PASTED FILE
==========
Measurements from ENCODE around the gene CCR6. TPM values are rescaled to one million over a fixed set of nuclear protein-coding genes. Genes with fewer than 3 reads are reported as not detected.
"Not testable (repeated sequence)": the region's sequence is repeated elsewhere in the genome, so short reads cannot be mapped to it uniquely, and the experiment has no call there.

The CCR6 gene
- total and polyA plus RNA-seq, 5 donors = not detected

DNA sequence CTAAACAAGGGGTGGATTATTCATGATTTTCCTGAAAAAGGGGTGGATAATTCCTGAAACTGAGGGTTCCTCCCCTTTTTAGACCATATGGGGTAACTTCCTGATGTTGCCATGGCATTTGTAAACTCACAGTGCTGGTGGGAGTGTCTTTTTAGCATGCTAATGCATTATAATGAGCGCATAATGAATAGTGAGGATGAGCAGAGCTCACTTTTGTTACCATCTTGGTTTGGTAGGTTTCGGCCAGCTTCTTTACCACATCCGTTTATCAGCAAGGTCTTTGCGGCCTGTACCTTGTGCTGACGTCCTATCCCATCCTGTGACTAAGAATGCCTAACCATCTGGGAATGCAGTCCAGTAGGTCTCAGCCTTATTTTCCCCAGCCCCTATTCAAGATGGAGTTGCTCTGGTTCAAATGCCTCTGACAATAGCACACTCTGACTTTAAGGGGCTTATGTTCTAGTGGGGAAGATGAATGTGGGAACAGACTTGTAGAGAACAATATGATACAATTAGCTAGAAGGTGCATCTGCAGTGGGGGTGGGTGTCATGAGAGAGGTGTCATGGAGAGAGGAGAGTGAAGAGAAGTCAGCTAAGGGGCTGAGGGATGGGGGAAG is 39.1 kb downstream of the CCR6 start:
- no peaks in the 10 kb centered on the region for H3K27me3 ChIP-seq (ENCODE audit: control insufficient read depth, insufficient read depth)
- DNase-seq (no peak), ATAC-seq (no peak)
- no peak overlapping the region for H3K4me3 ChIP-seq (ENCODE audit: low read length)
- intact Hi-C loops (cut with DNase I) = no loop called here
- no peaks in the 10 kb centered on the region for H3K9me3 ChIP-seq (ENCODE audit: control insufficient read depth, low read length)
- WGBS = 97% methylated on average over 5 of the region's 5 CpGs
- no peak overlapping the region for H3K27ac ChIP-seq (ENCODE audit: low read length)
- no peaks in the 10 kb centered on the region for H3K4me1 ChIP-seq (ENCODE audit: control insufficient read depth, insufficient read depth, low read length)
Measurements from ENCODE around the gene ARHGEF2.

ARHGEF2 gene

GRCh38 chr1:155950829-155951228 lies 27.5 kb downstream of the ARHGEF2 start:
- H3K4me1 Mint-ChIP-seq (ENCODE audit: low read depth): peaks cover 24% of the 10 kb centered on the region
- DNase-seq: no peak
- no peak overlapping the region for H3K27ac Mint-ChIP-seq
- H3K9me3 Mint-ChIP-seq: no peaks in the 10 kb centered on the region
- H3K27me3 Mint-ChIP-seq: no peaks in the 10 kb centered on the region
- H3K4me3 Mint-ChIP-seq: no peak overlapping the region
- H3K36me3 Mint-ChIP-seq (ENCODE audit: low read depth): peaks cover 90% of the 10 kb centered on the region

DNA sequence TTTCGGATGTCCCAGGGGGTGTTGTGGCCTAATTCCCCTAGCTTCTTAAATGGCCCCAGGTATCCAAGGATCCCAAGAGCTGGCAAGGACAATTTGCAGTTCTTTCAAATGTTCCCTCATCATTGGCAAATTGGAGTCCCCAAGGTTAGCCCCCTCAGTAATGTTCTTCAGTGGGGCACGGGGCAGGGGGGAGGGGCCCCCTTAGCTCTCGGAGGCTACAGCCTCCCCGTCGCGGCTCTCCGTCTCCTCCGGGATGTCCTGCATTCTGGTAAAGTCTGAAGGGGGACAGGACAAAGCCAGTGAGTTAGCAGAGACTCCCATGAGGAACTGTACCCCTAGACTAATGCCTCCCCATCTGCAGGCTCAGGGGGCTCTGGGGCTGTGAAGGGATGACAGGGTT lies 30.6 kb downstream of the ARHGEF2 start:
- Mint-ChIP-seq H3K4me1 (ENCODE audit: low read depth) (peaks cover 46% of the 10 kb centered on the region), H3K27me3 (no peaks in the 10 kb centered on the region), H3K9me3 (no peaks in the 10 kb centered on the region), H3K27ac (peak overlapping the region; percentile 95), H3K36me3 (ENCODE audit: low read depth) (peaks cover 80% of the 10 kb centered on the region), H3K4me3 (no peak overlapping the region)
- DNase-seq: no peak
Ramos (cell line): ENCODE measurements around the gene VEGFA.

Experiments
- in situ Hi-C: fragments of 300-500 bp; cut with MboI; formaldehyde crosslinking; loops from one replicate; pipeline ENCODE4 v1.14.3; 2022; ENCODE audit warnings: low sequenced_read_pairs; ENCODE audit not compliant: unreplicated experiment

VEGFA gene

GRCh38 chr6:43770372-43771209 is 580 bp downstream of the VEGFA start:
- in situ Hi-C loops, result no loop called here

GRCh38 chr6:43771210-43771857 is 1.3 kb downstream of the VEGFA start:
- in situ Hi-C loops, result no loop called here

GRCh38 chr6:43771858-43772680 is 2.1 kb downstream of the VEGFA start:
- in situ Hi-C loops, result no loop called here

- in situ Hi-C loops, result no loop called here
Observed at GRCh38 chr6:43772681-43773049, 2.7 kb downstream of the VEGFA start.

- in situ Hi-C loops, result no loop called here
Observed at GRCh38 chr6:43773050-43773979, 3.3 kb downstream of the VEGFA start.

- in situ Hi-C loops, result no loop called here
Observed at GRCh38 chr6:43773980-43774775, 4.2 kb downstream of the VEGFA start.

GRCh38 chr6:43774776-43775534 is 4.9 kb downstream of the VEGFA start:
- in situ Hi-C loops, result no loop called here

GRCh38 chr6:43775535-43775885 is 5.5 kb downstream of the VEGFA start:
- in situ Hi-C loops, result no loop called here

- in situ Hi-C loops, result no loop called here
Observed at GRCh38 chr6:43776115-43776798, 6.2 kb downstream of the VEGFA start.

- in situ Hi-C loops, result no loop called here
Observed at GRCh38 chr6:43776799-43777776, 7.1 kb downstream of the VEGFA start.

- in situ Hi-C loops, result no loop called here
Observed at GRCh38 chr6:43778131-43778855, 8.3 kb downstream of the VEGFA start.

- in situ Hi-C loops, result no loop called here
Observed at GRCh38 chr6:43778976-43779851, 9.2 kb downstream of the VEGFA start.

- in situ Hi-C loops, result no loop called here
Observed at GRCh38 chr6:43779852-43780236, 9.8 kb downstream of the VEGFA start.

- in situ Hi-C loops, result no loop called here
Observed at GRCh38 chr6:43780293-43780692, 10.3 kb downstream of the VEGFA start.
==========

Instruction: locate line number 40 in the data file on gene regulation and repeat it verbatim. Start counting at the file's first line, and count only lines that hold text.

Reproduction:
Observed at GRCh38 chr6:43773050-43773979, 3.3 kb downstream of the VEGFA start.